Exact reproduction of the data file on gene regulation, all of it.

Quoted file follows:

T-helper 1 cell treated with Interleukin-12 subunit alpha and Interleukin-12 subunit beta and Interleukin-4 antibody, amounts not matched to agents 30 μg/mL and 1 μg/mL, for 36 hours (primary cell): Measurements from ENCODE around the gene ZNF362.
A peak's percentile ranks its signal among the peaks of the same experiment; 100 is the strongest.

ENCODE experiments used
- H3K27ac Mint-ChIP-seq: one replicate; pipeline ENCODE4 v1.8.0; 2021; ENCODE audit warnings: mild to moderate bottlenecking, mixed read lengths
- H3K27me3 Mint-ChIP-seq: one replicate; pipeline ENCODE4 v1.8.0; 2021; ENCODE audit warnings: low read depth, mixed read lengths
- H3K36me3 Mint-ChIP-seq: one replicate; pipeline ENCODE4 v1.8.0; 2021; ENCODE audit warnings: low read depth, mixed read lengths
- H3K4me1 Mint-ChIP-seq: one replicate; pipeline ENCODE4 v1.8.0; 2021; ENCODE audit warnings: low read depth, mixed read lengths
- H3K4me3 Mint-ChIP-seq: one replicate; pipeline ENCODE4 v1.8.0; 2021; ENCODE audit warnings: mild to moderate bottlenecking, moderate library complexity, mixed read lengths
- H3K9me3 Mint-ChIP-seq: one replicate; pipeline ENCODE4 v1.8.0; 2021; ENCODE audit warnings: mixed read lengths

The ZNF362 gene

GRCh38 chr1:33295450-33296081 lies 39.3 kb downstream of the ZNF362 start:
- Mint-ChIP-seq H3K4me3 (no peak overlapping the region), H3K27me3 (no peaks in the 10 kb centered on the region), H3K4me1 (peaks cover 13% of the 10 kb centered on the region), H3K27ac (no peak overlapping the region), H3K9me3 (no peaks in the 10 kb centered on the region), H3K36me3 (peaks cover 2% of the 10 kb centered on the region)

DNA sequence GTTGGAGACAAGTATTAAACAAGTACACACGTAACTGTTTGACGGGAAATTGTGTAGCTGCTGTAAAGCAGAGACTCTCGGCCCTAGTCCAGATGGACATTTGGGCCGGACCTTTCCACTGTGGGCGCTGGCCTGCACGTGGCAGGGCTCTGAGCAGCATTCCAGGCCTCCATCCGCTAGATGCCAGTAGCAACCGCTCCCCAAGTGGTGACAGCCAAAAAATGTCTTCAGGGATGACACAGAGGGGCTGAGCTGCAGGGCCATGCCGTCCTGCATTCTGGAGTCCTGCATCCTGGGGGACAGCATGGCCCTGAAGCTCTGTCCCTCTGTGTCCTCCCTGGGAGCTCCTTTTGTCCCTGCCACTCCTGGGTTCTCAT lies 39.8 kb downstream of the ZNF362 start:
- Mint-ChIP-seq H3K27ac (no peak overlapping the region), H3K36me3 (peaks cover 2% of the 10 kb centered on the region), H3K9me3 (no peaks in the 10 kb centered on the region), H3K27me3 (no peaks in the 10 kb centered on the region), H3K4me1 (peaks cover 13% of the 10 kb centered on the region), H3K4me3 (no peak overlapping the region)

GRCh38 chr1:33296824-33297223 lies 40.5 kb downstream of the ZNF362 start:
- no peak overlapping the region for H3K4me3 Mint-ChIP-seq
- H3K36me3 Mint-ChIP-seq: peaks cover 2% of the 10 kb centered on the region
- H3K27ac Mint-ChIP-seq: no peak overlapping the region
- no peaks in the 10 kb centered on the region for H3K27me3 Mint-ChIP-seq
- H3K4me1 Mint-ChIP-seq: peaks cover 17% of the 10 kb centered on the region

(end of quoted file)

T-helper 1 cell treated with Interleukin-12 subunit alpha and Interleukin-12 subunit beta and Interleukin-4 antibody, amounts not matched to agents 30 μg/mL and 1 μg/mL, for 36 hours (primary cell): Measurements from ENCODE around the gene ZNF362.
A peak's percentile ranks its signal among the peaks of the same experiment; 100 is the strongest.

ENCODE experiments used
- H3K27ac Mint-ChIP-seq: one replicate; pipeline ENCODE4 v1.8.0; 2021; ENCODE audit warnings: mild to moderate bottlenecking, mixed read lengths
- H3K27me3 Mint-ChIP-seq: one replicate; pipeline ENCODE4 v1.8.0; 2021; ENCODE audit warnings: low read depth, mixed read lengths
- H3K36me3 Mint-ChIP-seq: one replicate; pipeline ENCODE4 v1.8.0; 2021; ENCODE audit warnings: low read depth, mixed read lengths
- H3K4me1 Mint-ChIP-seq: one replicate; pipeline ENCODE4 v1.8.0; 2021; ENCODE audit warnings: low read depth, mixed read lengths
- H3K4me3 Mint-ChIP-seq: one replicate; pipeline ENCODE4 v1.8.0; 2021; ENCODE audit warnings: mild to moderate bottlenecking, moderate library complexity, mixed read lengths
- H3K9me3 Mint-ChIP-seq: one replicate; pipeline ENCODE4 v1.8.0; 2021; ENCODE audit warnings: mixed read lengths

The ZNF362 gene

GRCh38 chr1:33295450-33296081 lies 39.3 kb downstream of the ZNF362 start:
- Mint-ChIP-seq H3K4me3 (no peak overlapping the region), H3K27me3 (no peaks in the 10 kb centered on the region), H3K4me1 (peaks cover 13% of the 10 kb centered on the region), H3K27ac (no peak overlapping the region), H3K9me3 (no peaks in the 10 kb centered on the region), H3K36me3 (peaks cover 2% of the 10 kb centered on the region)

DNA sequence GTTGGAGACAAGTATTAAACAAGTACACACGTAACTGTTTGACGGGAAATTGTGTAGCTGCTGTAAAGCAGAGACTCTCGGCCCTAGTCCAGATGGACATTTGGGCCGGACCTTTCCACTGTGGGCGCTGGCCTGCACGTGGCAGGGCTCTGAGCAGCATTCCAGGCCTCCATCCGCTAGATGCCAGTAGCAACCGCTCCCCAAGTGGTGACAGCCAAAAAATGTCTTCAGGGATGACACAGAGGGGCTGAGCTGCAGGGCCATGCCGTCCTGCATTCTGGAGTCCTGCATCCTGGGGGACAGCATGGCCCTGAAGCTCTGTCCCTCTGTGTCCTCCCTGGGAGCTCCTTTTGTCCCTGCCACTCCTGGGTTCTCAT lies 39.8 kb downstream of the ZNF362 start:
- Mint-ChIP-seq H3K27ac (no peak overlapping the region), H3K36me3 (peaks cover 2% of the 10 kb centered on the region), H3K9me3 (no peaks in the 10 kb centered on the region), H3K27me3 (no peaks in the 10 kb centered on the region), H3K4me1 (peaks cover 13% of the 10 kb centered on the region), H3K4me3 (no peak overlapping the region)

GRCh38 chr1:33296824-33297223 lies 40.5 kb downstream of the ZNF362 start:
- no peak overlapping the region for H3K4me3 Mint-ChIP-seq
- H3K36me3 Mint-ChIP-seq: peaks cover 2% of the 10 kb centered on the region
- H3K27ac Mint-ChIP-seq: no peak overlapping the region
- no peaks in the 10 kb centered on the region for H3K27me3 Mint-ChIP-seq
- H3K4me1 Mint-ChIP-seq: peaks cover 17% of the 10 kb centered on the region